Although she made the final last week in Eastbourne and is a former semifinalist at the All-England Club, Kerber went into the tournament somewhat under the radar. A second round meeting with Watson, the last Briton standing in the singles draw, changed that as the No.9 seed got an early outing under the Centre Court spotlight.
The Turning Point
After a nervous start, Kerber settled into her usual metronomic rhythm from the baseline, drawing the errors from Watson to take a one-sided opening set.
However, any thoughts that Watson would just roll over were quickly dispelled. Despite twice falling a break behind, the Briton continued to go for her shots and was rewarded as she hit back to take a 56-minute second set.
Unfortunately for Watson, and the majority of the Centre Court crowd, these exploits took their toll. Sensing her opportunity, Kerber pounced, pinning a mentally winded Watson to the baseline and surging into a 3-0 lead. Watson continued to fight, pulling one of the breaks back, but she was unable to turn the tide, eventually going down, 6-2, 5-7, 6-1.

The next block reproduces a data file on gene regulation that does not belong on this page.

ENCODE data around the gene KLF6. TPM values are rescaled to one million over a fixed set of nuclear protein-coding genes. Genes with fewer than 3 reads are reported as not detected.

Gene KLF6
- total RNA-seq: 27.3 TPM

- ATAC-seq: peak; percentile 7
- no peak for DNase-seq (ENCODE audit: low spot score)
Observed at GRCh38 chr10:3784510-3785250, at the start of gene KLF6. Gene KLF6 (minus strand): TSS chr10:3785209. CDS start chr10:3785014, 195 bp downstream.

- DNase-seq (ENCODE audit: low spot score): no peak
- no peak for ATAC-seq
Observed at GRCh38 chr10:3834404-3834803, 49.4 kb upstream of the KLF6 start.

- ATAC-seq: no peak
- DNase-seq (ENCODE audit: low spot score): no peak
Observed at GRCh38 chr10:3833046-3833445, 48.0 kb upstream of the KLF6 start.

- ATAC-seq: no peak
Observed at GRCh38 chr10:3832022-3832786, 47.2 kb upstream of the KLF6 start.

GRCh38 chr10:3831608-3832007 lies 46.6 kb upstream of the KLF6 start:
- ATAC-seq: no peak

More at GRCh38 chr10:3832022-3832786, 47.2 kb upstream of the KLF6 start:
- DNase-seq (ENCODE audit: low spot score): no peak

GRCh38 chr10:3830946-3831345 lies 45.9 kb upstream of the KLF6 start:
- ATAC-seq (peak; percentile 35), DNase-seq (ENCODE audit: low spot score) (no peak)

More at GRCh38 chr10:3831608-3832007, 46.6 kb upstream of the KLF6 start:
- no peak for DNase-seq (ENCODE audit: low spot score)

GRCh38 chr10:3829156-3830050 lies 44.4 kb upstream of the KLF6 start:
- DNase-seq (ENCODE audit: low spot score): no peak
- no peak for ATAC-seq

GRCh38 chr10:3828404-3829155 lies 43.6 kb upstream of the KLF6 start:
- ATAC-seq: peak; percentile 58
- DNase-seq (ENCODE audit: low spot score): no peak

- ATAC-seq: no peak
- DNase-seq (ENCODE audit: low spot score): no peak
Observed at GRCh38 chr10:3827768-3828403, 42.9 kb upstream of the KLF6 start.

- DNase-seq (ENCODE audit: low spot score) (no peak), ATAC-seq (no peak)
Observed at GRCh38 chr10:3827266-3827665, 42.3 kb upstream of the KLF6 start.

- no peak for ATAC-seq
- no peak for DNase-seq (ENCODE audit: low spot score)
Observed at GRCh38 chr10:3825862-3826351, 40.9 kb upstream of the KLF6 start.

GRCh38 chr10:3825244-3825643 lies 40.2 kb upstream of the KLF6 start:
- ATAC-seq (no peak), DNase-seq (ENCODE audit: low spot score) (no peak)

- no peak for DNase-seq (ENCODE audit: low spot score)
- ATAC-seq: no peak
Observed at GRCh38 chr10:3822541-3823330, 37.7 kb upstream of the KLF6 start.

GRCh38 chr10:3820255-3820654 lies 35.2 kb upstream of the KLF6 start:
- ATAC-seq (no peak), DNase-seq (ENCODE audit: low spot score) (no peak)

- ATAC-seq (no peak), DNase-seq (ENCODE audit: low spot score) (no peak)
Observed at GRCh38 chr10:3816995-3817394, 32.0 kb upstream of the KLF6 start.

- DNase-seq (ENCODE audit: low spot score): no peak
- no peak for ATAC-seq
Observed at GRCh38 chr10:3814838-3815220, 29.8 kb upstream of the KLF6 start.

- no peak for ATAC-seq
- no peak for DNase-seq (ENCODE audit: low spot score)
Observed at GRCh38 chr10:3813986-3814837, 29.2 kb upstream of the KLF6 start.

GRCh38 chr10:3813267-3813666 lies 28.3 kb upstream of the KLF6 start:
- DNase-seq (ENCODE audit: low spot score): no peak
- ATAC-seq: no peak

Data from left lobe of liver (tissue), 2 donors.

"I think it was a really tough match," Kerber said. "She played well. She hits the balls very fast, and deep. She's a very tough opponent, so you need to beat her. I actually expected a match like that. Heather is a great player. She's playing at home here. She had a great results in the last few weeks.
"I was trying to stay in the moment and try to be aggressive at the end. So I'm happy that I won the tough battle against her."
Meeting Kerber for a place in the last 16 will be Kirsten Flipkens. The only previous meeting between the two came eight years ago at an ITF Circuit event in Glasgow, where Kerber prevailed in straight sets.